This year one of the major unrealized losses for me personally was my wood based export picks.
Currently they consist of about 10% of portfolio, with losses of 2% - 40%, average loss should be something like 30%.
The largest is Liihen, which is about 5% of portfolio, followed by 3.5% in Latitude and 1.5% in Focus Lumber (bought very recently).
I first opened by position in Liihen at about RM3.3, sold all of them at RM4.1, and bought just over half back at RM3.88.
My initial thought process then was that,
Liihen is actually a pretty good business, at least in the context of cost based business. It had a tight control over their manufacturing efficiency, with factories being located near to each other and suppliers. Management is honest and competent, low capital expenditure requirement, natural moat in having large amounts of rubber wood in Malaysia.
Over a longer period of time, the USD should gain against the RM, mainly because I expected Najib to be around and result in the slow deterioration of the economy.
As the economy in the US was booming, and hurricanes just happened, I expected the company to continue to have strong demand for its products.
Valuation is relatively undemanding even though we are at the higher end of the cycle. And I figured the economy still had some way to come, as the “Euphoria” period has not yet arrived, and we had the hurricanes etc etc.
On Latitude, I bought at about RM4.66.
Valuations is cheaper than Liihen.
Much lower cost base due to being in Vietnam.
On Focus Lumber, bought only a week or two ago at RM1.05.
Management appears relatively honest and competent.
How did things turn out
Initially, things went quite well. There was a run up in currency, revenue was rising, rubberwood export banned ensured supply and LIIHEN appeared to keep its cost in control, I sold at RM4.1 during the run up. And after the fire broke out, I started buying again.
The USD strengthened initially before correcting, which was expected, I expect the USD to continue to strengthen slowly, due to the cash repatriation by US companies from offshores, which should amount to more than USD 1 trillion. In addition, we still have the increased rates resulting in cash inflow into the US, as well as the repayment of US denominated borrowings.
A black swan event could happen, where the pseudo truth of the USD currency and treasury being the gold standard fading, and thinner yields between company bonds and treasury yields being the result of the weakening of the USD economy due to money printing, instead of euphoria by the markets, but that’s a bit too far-fetched for now I think.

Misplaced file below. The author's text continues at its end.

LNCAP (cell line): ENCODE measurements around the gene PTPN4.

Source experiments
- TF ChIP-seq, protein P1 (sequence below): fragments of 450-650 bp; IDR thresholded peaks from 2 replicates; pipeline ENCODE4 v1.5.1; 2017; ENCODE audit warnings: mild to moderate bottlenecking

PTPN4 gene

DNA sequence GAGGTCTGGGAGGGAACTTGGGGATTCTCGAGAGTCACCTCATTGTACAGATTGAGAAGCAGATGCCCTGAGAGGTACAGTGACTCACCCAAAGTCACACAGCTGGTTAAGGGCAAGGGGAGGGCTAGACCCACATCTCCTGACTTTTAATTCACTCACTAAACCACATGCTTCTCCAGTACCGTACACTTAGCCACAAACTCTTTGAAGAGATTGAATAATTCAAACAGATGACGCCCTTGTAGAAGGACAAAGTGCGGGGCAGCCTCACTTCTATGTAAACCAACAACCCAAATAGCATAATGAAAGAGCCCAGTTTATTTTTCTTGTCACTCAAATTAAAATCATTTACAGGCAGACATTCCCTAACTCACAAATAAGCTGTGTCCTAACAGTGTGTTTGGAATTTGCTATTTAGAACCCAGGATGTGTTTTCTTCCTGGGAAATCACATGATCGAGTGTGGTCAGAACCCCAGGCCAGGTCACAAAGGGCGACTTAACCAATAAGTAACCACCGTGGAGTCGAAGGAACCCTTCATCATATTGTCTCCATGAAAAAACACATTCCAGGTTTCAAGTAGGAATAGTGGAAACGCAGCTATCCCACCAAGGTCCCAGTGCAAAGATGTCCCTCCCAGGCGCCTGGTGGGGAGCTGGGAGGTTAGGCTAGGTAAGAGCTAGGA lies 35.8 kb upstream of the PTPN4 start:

Demand continued to rise, with LIIHEN hitting record revenue, however, labor constraints and cost increase, cut into profits, along with the USD weakening temporarily.
Labor cost now appear to show no signs of weakening, as the new PH government appears to be trying to cut down foreign and illegal labour. However, I honestly can’t really see them implementing a higher minimum wage or clamping down too hard, as many of our manufacturing, plantation and construction industry rely on foreign labour to keep cost low.
Having said that, I don’t see too many countries that can do it better or cheaper than Malaysia when it comes to furniture. So that is a decent moat. Do let me know if you can find one.
Potential errors in judgement.
For this one, I paid for earnings, not NTA, which means I needed to be a lot more stringent due to the difficulty and uncertainty levels increasing by levels of magnitude.
At the end of the day, LIIHEN, despite being managed well, is still in a cost based cyclical industry. And is in the later end of the cycle. A P/E of 7 then may very well be too high, if one expects deterioration of earnings in a few years.
I was probably also in a bit of a trading mood, betting on the USD and increased demand, instead of the intrinsic business(which to be fair is pretty good). I could say that back when I made the purchase, exuberance and valuations was a lot higher for other companies. However, I don’t think this is an excuse, as my name is not Warren Buffet, and I have so much money that I need to make less than optimal investments.
There is always something else, and worst case, fixed deposit.
The best investment scenario for cost based businesses, should be, sellng far below book, good balance sheet, and value now on P/B. Incredible expansion occur when people go from valuing P/B to P/E. Think LIONIND or PARKSON. Or CHOOBEE at one point.
Having said that, I could very well be singing a different tune if this investment worked out, and the government was a lot friendlier to foreign workers. Saying about how my analysis is correct, and LIIHEN is a good value play etc. And that its alright to pay a reasonable price for earnings, instead of fire sale prices.
Or if this was say, PENTAMASTER during the run up last year, i may even say that growth at a reasonable price is a really good idea! It is by the way, depending on your investment style.
I still think it’s a fairly decent investment, and ill be keeping them. Its probably not perfect for my investment style or size, but still fairly ok with it.
But moving forward, I will definitely be much stricter with my valuation of cost based businesses and buy in smaller tranches and diversify further. You live you learn.